2018-9-20

Monitoring surface urban heat island formation in a tropical mountain city using Landsat data (1987–2015)

Ronald C. Estoque and Yuji Murayama

Information of Paper

Monitoring surface urban heat island formation in a tropical mountain city using Landsat data (1987–2015)

Authors:Ronald C. Estoque and Yuji Murayama

Year:2017
Journal:ISPRS Journal of Photogrammetry and Remote Sensing 133: 18–29

Link to the paper

Keywords

Urban heat island; Land surface temperature; Remote sensing; Impervious surface; Green space; Baguio City

Abstract

Since it was first described about two centuries ago and due to its adverse impacts on urban ecological environment and the overall livability of cities, the urban heat island (UHI) phenomenon has been, and still is, an important research topic across various fields of study. However, UHI studies on cities in mountain regions are still lacking. This study aims to contribute to this endeavor by monitoring and examining the formation of surface UHI (SUHI) in a tropical mountain city of Southeast Asia –Baguio City, the summer capital of the Philippines– using Landsat data (1987–2015). Based on mean surface temperature difference between impervious surface (IS) and green space (GS1), SUHI intensity (SUHII) in the study area increased from 2.7 oC in 1987 to 3.4 oC in 2015. Between an urban zone (>86% impervious) and a rural zone (<10% impervious) along the urban-rural gradient, it increased from 4.0 oC in 1987 to 8.2 oC in 2015. These results are consistent with the rapid urbanization of the area over the same period, which resulted in a rapid expansion of impervious surfaces and substantial loss of green spaces. Together with landscape composition variables (e.g. fraction of IS), topographic variables (e.g. hillshade) can help explain a significant amount of spatial variations in surface temperature in the area (R2 = 0.56–0.85) (p < 0.001). The relative importance of the ‘fraction of IS’ variable also increased, indicating that its unique explanatory and predictive power concerning the spatial variations of surface temperature increases as the city size becomes bigger and SUHI gets more intense. Overall, these results indicate that the cool temperature of the study area being situated in a mountain region did not hinder the formation of SUHI. Thus, the formation and effects of UHIs, including possible mitigation and adaptation measures, should be considered in landscape planning for the sustainable urban development of the area.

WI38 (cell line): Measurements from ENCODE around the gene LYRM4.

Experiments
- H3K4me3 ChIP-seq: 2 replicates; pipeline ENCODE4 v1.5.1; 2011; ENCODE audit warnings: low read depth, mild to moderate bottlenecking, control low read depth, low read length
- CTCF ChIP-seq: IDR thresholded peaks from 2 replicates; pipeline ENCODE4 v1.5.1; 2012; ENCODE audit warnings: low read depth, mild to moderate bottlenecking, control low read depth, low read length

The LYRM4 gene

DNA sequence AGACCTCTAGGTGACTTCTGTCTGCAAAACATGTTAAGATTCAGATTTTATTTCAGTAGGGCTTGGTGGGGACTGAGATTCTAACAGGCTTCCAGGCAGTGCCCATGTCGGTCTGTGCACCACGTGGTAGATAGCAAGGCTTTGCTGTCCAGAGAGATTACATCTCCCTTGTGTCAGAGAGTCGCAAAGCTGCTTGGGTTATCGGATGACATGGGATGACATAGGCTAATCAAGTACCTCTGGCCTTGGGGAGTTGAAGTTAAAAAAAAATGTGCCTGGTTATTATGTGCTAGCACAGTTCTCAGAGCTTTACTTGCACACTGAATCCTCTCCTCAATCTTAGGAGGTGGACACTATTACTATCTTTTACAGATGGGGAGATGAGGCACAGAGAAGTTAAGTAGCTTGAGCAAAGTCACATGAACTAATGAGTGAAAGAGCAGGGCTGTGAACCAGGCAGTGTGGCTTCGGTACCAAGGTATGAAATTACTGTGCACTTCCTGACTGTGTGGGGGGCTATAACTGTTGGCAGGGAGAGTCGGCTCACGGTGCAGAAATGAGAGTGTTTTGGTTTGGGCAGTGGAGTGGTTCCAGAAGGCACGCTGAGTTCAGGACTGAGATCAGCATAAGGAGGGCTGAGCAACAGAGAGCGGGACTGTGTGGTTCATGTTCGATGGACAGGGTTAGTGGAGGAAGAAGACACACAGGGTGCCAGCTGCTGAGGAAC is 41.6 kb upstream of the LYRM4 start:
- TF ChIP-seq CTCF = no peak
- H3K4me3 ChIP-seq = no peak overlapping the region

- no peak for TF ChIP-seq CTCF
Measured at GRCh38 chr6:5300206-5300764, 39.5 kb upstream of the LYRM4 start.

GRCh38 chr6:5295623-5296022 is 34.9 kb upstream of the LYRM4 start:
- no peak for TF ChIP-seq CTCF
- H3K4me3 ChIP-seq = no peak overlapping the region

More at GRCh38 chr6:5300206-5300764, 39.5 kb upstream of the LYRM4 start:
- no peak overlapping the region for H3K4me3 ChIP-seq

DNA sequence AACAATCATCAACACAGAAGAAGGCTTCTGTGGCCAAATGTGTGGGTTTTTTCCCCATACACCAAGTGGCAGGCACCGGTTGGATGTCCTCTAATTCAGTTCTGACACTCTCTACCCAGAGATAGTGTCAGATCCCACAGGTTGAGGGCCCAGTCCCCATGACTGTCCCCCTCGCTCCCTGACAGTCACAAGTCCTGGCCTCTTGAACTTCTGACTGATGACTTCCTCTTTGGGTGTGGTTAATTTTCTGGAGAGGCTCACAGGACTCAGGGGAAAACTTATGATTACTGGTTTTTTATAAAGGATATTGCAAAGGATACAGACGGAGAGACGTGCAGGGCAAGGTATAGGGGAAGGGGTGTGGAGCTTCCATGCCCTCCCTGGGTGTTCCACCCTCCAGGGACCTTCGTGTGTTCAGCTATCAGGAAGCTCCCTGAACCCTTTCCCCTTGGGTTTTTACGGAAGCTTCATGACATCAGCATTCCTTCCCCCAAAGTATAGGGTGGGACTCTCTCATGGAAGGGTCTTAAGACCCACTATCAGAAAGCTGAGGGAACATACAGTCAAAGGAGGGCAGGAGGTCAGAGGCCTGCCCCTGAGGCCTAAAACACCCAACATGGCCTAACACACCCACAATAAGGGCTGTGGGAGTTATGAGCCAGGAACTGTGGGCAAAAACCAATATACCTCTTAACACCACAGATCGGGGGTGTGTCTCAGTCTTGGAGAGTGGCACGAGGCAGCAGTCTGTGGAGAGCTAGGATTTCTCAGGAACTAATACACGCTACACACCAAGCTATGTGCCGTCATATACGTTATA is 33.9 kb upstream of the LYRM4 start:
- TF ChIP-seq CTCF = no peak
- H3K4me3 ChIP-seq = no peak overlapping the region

fig1. location of the study area
Fig. 1. Location of the study area. (a) The Philippines and other countries in Southeast Asia (www.yourchildlearns.com); (b) Baguio City and its immediate surrounding areas (ESRI basemap courtesy of Google Earth); (c) Landsat images used in this study displayed in a false color composite (http://glovis.usgs.gov).
fig3. LST maps
Fig. 3. LST maps of Baguio City and its immediate surrounding areas derived from Landsat imagery (1987, 2001 and 2015).

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